THIS WEEK saw the last day that UK consumers eat home-grown fish.
Annual domestic fish stocks can satisfy demand for about 233 days a year or until August 21 according to a new report by the New Economics Foundation.
This leaves the UK reliant on imported fish, such as haddock and cod, with at least one in three fish consumed in the UK imported from outside the EU.
It is reliant on countries such as Iceland, Norway and China for a large share of traditional British fish, the 2012 Fish Dependence report said.
Though dependent on foreign stock as of tomorrow, the UK does better than many of its European counterparts. The fish dependence days of France, Germany and Italy falling on May 21, April 20 and April 21 respectively, while EU citizens on average ran out of fish on July 7 this year.
Some UK caterers have also introduced policies to encourage the use of lesser-known, but abundant fish.
Overfishing means the UK is getting much less out of its fish stocks than if they were restored and sustainably managed. Rupert Crilly, of the NEF, said the UKs cod and haddock stocks could deliver five and three times more catches respectively, if they were managed better.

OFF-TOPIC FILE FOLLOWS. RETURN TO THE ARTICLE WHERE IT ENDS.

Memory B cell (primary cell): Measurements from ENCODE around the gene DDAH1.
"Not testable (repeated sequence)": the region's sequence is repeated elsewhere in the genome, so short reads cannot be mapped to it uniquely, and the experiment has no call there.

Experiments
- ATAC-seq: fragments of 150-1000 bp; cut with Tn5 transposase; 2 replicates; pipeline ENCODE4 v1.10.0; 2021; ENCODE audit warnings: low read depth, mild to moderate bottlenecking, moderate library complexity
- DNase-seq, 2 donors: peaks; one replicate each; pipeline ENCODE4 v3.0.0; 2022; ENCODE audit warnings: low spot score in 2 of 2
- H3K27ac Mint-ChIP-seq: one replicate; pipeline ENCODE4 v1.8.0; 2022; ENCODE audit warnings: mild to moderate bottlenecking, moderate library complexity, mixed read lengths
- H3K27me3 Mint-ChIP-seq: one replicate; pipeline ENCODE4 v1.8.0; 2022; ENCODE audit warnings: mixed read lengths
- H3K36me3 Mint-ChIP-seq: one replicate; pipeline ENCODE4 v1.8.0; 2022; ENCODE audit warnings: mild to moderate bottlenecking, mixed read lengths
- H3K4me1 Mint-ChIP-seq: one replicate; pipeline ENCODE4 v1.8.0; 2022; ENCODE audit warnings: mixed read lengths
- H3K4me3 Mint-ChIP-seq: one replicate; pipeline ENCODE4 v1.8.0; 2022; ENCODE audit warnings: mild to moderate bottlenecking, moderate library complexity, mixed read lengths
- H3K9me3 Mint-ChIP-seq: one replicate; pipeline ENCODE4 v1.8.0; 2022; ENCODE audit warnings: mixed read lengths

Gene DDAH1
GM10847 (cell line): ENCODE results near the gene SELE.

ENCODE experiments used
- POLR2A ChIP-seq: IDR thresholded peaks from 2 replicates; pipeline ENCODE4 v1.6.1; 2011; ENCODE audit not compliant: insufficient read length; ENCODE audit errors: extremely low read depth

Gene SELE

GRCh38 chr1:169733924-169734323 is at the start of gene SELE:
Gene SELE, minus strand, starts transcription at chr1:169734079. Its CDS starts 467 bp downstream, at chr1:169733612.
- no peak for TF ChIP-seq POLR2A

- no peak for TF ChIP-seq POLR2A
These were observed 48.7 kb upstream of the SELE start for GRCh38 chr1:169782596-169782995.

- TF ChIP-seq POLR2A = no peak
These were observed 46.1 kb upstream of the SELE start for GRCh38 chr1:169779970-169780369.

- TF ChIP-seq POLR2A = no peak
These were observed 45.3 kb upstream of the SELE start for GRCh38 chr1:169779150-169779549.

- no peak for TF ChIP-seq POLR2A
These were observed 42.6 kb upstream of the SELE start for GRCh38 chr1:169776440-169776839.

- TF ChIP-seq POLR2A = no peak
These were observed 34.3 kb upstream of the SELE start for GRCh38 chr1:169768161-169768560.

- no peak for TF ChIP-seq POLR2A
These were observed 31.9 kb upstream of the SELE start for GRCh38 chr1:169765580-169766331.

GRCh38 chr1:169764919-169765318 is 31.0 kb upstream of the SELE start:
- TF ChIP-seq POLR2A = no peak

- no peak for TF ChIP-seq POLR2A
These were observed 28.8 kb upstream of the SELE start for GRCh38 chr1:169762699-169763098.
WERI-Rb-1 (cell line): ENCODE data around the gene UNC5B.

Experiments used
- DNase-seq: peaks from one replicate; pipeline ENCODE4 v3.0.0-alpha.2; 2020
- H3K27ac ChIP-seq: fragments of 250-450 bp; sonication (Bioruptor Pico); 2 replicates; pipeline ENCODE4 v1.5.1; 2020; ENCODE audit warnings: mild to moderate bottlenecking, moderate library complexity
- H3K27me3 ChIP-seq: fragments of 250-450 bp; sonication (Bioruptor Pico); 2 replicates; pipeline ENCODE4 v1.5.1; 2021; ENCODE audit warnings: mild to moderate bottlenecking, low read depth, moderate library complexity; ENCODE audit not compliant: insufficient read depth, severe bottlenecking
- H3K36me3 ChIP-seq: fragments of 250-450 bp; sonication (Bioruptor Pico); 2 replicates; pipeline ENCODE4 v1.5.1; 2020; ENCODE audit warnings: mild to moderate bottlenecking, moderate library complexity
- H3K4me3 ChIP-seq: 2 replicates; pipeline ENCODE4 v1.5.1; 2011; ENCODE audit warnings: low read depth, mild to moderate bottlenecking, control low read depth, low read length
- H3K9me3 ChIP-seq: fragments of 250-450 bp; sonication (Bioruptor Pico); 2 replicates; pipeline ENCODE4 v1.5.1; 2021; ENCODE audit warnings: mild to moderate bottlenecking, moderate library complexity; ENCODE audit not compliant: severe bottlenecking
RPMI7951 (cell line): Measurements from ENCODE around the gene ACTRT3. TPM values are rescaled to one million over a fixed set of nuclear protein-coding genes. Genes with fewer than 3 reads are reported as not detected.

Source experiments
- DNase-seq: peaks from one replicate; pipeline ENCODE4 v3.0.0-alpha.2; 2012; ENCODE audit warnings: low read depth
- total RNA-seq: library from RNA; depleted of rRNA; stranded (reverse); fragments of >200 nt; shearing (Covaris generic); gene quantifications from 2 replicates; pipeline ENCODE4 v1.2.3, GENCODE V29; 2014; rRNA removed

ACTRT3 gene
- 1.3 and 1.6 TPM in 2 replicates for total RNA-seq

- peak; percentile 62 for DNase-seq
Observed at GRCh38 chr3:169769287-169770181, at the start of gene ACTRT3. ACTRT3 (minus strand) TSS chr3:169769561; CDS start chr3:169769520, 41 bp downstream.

The UK is an island nation with access to some of the richest and most productive fishing grounds and has moderate levels of fish consumption compared to Spain and Portugal. It could produce as much as it needs but instead it is a net importer of fish.
Consumers understand that we import tuna which is virtually non-existent in its in waters; but it will wonder why we need to import cod and haddock from China when our cod and haddock stocks could deliver five and three times more catches with better management.
The UK has been a progressive voice in the reform of the EUs Common Fisheries Policy (CFP), which takes place this year. Environmentalists have called for a robust reform of the outdated policy, which has led to overfishing in many European waters.